Attackers may have struck a federal retirement plan contractor to obtain more sensitive information.
The hack of a computer supporting the federal government’s retirement savings plan may be part of a more extensive breach of U.S. government information, several cybersecurity experts said independently.
The incident, which the Federal Retirement Thrift Investment Board on Friday called a sophisticated cyberattack against a key contractor responsible for servicing the plan, sounds reminiscent of recent intrusions where attackers struck one organization’s network to figure out how to infiltrate another system, the specialists said. In 2011, outsiders targeted military contractor Lockheed Martin Corp.’s network using login information stolen from government security contractor RSA.
In the case of the Thrift Savings Plan breach, the Social Security numbers of 123,000 TSP recipients were exposed, but there is no evidence the perpetrators were trying to commit obvious crimes such as fraud or divert funds, said officials at Serco Inc., the targeted TSP contractor.
“This incident fits with the increasing number of cyberattacks in which the goal of those seeking unauthorized access does not appear to include identity theft or financial misappropriation,” Serco officials said in a statement. A forensic investigation also did not indicate the government’s TSP network was breached, they added.
In 2011, about 10 federal agencies paid Serco $423.6 million for technology and management support, according to USASpending.gov, a federal website listing government awards. The firm’s highest paying customer was the Pentagon, followed by the Office of Personnel Management.
The term “sophisticated cyberattack” in industry circles typically refers to an “advanced persistent threat” in which an intruder gains administrator access to an entire computer and the networks connected to that system. RSA, Oak Ridge National Laboratory and the U.S. Chamber of Commerce all have disclosed suffering APTs during the past year. This form of penetration is usually blamed on nation states such as China.
“It is important to point out that this company is intimately involved in servicing the U.S. government. We have seen many attacks originating from China against data providers trying to get personal information on military personnel -- that very well could be what happened here,” said George Kurtz, a former McAfee chief technology officer who recently launched his own firm, CrowdStrike, with other former McAfee and FBI officials.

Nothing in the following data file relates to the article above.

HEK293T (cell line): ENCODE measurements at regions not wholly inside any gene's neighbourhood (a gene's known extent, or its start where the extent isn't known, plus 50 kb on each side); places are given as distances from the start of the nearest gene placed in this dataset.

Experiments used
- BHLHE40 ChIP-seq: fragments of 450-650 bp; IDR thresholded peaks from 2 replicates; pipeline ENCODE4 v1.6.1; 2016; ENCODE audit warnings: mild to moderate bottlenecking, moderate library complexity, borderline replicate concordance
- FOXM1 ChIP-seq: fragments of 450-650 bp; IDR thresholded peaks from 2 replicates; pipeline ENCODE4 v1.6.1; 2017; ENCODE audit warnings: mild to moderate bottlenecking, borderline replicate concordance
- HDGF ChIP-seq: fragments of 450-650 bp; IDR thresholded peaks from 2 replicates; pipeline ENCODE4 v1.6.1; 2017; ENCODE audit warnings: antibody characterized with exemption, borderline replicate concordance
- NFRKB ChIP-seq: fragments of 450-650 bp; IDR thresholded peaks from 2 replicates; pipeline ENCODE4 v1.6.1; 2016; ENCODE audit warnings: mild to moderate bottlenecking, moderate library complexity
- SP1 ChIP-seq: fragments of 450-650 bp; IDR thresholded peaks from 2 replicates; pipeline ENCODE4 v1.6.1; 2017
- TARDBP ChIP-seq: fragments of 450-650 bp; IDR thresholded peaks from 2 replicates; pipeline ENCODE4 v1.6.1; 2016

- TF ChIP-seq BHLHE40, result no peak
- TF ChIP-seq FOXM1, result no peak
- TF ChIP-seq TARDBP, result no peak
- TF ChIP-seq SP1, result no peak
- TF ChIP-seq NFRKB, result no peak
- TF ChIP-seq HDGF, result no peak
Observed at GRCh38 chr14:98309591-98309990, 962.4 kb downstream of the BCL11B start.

Criminal syndicates also are getting into the business of targeted, complex penetrations, hoping to sell their privileged access to China or other adversaries through the black market, other computer experts say. “APTs are no longer the monopolies of regimes,” said Tom Kellerman, vice president at cybersecurity firm Trend Micro and a former cyber investigator for the World Bank. “Criminals are fully aware that even if they have no use for those systems they can sell those systems in the shadow community.”
The full extent of the TSP breach may not be known for a while. “There is a dedicated ecosystem that will assimilate this data as it gets sold off and monetized, if they were focused on selling this data. It could be months before this information works through the proverbial system, so it is really too early to tell what the impact is,” Kurtz said.
According to Serco, outsiders may have accessed the Social Security numbers and accompanying identifying information of about 43,000 plan recipients. There is no indication the SSNs of the remaining 80,000 individuals showed their personal information, officials said.
The contractor may have been exaggerating the sophistication of the hack, some cybersecurity researchers said. “Companies seem to use the phrase ‘sophisticated cyberattack’ to make it appear that the attack was difficult. I suspect otherwise and that basic controls over the information weren't in place,” said Jason Lewis, a former National Security Agency analyst. “TSP info isn't as valuable as what RSA or a national lab might hold.”
James Lewis, a cybersecurity analyst who advises the Obama administration and Congress, said he has the impression that “at least one smart country is building a data base on [U.S. government] employees, using things like TSP and social networks,” but, he added, “it's hard to believe they didn't go after any money.”
Jason Lewis, who is no relation to James Lewis and is now CTO of Lookingglass Cyber Solutions, said, “As a former NSA employee and a TSP account holder, I sure hope there was no information that identified my employer in the TSP data. That could be more dangerous than getting my account info.”
FBI and Homeland Security Department officials on Friday said they are investigating the incident at Serco involving TSP data. DHS, which oversees federal information security, did not respond to inquiries about whether other government information was breached or whether the attack has been contained.
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